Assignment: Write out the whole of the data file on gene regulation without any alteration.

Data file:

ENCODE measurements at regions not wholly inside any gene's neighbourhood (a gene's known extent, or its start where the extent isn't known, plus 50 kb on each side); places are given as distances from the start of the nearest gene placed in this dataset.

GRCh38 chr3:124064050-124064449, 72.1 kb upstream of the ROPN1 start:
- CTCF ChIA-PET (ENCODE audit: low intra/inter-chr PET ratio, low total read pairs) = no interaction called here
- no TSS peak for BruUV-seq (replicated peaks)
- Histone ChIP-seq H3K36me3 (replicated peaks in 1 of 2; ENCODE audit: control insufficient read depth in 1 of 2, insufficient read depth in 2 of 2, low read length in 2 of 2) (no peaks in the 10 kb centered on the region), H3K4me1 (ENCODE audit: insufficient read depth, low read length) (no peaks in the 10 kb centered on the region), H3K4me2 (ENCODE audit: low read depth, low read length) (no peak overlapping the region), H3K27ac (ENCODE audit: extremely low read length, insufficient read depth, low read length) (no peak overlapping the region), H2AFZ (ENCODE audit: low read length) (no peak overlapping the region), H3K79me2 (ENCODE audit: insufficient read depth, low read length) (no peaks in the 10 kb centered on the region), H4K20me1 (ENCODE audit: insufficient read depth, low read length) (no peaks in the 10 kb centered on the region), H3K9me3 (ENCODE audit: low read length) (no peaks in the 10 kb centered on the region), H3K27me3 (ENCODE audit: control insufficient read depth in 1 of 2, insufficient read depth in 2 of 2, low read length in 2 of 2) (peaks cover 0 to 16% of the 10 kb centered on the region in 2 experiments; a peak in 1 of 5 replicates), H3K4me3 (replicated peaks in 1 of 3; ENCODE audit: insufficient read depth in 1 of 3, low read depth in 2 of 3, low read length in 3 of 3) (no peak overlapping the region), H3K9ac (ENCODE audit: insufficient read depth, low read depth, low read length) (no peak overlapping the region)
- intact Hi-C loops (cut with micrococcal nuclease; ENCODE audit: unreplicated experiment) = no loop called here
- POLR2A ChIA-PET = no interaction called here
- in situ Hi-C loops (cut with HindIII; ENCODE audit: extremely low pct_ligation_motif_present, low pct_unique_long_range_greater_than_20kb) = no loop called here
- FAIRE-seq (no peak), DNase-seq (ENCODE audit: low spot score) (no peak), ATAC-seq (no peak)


ENCODE measurements at regions not wholly inside any gene's neighbourhood (a gene's known extent, or its start where the extent isn't known, plus 50 kb on each side); places are given as distances from the start of the nearest gene placed in this dataset.

GRCh38 chr3:124064050-124064449, 72.1 kb upstream of the ROPN1 start:
- CTCF ChIA-PET (ENCODE audit: low intra/inter-chr PET ratio, low total read pairs) = no interaction called here
- no TSS peak for BruUV-seq (replicated peaks)
- Histone ChIP-seq H3K36me3 (replicated peaks in 1 of 2; ENCODE audit: control insufficient read depth in 1 of 2, insufficient read depth in 2 of 2, low read length in 2 of 2) (no peaks in the 10 kb centered on the region), H3K4me1 (ENCODE audit: insufficient read depth, low read length) (no peaks in the 10 kb centered on the region), H3K4me2 (ENCODE audit: low read depth, low read length) (no peak overlapping the region), H3K27ac (ENCODE audit: extremely low read length, insufficient read depth, low read length) (no peak overlapping the region), H2AFZ (ENCODE audit: low read length) (no peak overlapping the region), H3K79me2 (ENCODE audit: insufficient read depth, low read length) (no peaks in the 10 kb centered on the region), H4K20me1 (ENCODE audit: insufficient read depth, low read length) (no peaks in the 10 kb centered on the region), H3K9me3 (ENCODE audit: low read length) (no peaks in the 10 kb centered on the region), H3K27me3 (ENCODE audit: control insufficient read depth in 1 of 2, insufficient read depth in 2 of 2, low read length in 2 of 2) (peaks cover 0 to 16% of the 10 kb centered on the region in 2 experiments; a peak in 1 of 5 replicates), H3K4me3 (replicated peaks in 1 of 3; ENCODE audit: insufficient read depth in 1 of 3, low read depth in 2 of 3, low read length in 3 of 3) (no peak overlapping the region), H3K9ac (ENCODE audit: insufficient read depth, low read depth, low read length) (no peak overlapping the region)
- intact Hi-C loops (cut with micrococcal nuclease; ENCODE audit: unreplicated experiment) = no loop called here
- POLR2A ChIA-PET = no interaction called here
- in situ Hi-C loops (cut with HindIII; ENCODE audit: extremely low pct_ligation_motif_present, low pct_unique_long_range_greater_than_20kb) = no loop called here
- FAIRE-seq (no peak), DNase-seq (ENCODE audit: low spot score) (no peak), ATAC-seq (no peak)